Food Photography Tip of the Week |18|
How to diminish noise in your photo with Lightroom.
I’m sure at one point or another you’ve had to crank your ISO higher than you’d like when shooting in a low light condition. Maybe this has happens to you in the winter months when it seems like daylight is gone in the blink of an eye. It’s also completely possible that you accidentally set your ISO to a high setting without realizing it. Or, maybe you’re trying to capture a pour shot and to get your shutter speed fast enough with a properly exposed photo it’s necessary to crank your ISO.
Whatever the case may be you’ve ended up with an image that has more noise in it than you’d like.
Well, there’s a nifty section in Lightroom where you can edit the level of noise to make it softer and less visible while still keeping the detail in your photo. It takes a little trial and error adjusting the settings but it’s really pretty dang simple!
*I’m currently using LR4 but I know the following settings are available in [at least] LR 3 + 5 as well and possibly earlier versions.
This is an image I took yesterday for a recipe I was making for my job with Craftsy. It’s completely unedited above and below. The photo below is simply a zoomed in version of exactly what you see above.
I purposely took this image with an ISO setting of 3200. Now, at the size you’re viewing on the blog the noise is not blatantly obvious, but you can still see it a bit. The graininess you see is noise from having the ISO set so high.
Above and below are the edited versions of the same photo. These are the typical edits I make to most photos, which you can read more about here. This does not include any edits to help diminish the noise.
The photo looks okay but there is a definite roughness to it due to the ISO setting being at 3200.
How to Diminish Noise in Lightroom
1 // Scroll down to the “Detail” while in edit mode.
2 // Click the square I’ve circled in yellow and choose the point you focused on in the photo. This is what will show up in that little viewing screen you see in the right panel. Doing this gives you an ultra zoomed in look at what you’re editing, which will show exactly what you’re changing in the photo. You’ll be working with the tools under “sharpening” and “noise reduction.” You can really click any point in the photo where you want to see in great detail how your adjustments are affecting the look.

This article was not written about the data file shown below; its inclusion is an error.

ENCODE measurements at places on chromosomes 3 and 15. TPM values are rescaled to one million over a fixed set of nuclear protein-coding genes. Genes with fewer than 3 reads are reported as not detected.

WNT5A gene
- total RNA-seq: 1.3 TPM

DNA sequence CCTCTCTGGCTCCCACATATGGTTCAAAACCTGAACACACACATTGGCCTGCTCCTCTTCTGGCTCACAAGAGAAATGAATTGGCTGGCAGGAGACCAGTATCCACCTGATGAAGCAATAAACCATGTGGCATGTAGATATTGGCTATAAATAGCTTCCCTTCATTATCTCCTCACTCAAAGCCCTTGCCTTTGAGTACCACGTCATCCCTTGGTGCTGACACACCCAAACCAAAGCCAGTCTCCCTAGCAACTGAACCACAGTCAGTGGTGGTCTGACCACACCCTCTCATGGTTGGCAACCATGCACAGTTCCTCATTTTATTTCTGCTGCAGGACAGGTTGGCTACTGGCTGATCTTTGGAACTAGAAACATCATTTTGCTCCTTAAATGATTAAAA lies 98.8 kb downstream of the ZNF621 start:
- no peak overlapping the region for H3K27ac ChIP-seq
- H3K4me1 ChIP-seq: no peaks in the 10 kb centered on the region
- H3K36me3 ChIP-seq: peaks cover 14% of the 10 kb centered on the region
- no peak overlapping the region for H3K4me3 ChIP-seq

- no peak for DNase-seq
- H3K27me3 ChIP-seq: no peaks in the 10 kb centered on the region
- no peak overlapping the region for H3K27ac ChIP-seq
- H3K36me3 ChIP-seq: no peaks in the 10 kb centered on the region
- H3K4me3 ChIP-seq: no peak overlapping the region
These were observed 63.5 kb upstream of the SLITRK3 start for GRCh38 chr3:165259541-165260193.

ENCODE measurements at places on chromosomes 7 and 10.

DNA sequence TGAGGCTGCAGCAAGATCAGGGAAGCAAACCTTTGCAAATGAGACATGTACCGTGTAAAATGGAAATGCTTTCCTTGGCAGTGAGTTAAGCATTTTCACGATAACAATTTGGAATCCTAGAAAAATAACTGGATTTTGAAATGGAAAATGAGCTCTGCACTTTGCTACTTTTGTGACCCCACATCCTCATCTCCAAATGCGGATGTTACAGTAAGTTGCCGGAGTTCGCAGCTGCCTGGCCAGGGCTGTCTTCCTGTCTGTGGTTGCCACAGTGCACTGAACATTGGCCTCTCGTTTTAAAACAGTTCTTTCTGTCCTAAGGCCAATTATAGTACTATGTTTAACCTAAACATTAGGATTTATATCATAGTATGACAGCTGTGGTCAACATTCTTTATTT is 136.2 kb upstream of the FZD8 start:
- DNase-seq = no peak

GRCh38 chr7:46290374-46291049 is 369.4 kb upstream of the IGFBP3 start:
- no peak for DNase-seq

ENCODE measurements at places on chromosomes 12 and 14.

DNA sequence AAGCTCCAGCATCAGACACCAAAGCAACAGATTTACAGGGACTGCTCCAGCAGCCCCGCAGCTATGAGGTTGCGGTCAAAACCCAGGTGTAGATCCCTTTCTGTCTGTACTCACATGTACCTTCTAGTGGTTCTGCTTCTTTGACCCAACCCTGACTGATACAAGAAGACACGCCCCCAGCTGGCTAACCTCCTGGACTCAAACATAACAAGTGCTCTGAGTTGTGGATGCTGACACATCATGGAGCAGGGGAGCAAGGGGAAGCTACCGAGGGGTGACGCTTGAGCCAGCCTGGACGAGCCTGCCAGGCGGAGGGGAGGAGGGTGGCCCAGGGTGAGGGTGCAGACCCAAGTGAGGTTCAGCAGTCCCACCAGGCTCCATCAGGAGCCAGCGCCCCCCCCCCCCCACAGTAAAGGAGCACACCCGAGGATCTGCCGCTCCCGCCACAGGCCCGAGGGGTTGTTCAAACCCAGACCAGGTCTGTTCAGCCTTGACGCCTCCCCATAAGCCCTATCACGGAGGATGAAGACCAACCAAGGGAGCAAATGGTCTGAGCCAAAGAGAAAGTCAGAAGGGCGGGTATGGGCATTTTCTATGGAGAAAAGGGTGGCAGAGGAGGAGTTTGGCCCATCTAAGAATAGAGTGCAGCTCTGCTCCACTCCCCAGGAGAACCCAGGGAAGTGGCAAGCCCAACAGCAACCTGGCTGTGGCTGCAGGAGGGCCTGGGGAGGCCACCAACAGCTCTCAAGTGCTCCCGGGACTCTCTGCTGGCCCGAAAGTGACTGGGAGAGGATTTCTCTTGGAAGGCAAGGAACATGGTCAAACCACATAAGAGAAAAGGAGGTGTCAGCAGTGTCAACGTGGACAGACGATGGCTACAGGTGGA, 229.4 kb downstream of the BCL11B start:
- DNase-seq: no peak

Here are what the sliders actually do:
Amount: The amount of fine detail sharpening you’re applying to your image.
Radius: This adds a softer [smaller radius] or harsher [larger radius] feel to the pixels. The larger the radius the edgier the detail will look.
Detail: This brings out more of the texture in your photo and also helps to sharpen and show more detail.
Masking: The higher you set the masking the less of the photo will be sharpened. It chooses the most prominent edges to sharpen and then as you slide it to the right [increasing the number] it lessens the sharpening on less prominent edges of the photo. So, as you slide to the right the image appears smoother.
Luminance: Adjusts the smoothness of the luminance in the photo. I typically keep this at 35 or below, or the image can start to look overly smooth.
Detail: Detail in the image you want to see. The higher you slide the more detail will be apparent, however, too high and it will start to look fake. I never use this setting and always leave it at “50” which is what it starts at.
Contrast: This gives more detail to the contrast in shadows. The higher you slide it the more contrast will appear in the shadows but this will also increase the noise. I typically leave this at 0.
*I never really use the last two sliders for “color” and “detail.” It may be more useful in people photos when skin colors get tricky to edit.
3 // To smooth the image and decrease the level of noise you’ll be using “masking” and “luminance.” If you were to increase those both to 100 this is what the result would be. The image looks way too smooth and more like Play-Doh than real food. So, let’s work on these adjustments gradually.
The photos above and below are with the masking + luminance at 100 which looks too smooth.
4 // Let’s start by sliding the amount and detail sliders under “Sharpening.” The higher you slide these the more detail you’ll see but it will also make the noise more pronounced. Start gradually.
5 // Next, you want to reduce the noise by smoothening the photo a bit with the radius, masking, and luminance. I rarely change the radius but adjusted it slightly to the right in this photo. I set the masking and luminance to 30 which is typically around the highest I’ll go. It helps diminish the noise just enough to give a smoother feel without feeling fake and still showing enough detail.
6 // Go back and make slight adjustments to amount and detail if you want more or less.
7 // Export your image and you’re all done!
Here is the final edited image with the noise reduction tools as set above. Below is the zoomed in version.
Below is the “before” image after adding only the standard editing.
Below is the “after” image with the noise reduction edits added. Compare the corners and even the tops of the cookie. You can see the image below has a softer feel to it and the out of focus areas aren’t quite as noisy and harsh.
That’s a wrap! Now you know what to do to diminish noise in your photo using Lightroom!
I would love to hear any questions you have for future Food Photography Tip of the Week posts! They can be related to styling, props, editing, camera settings, etc.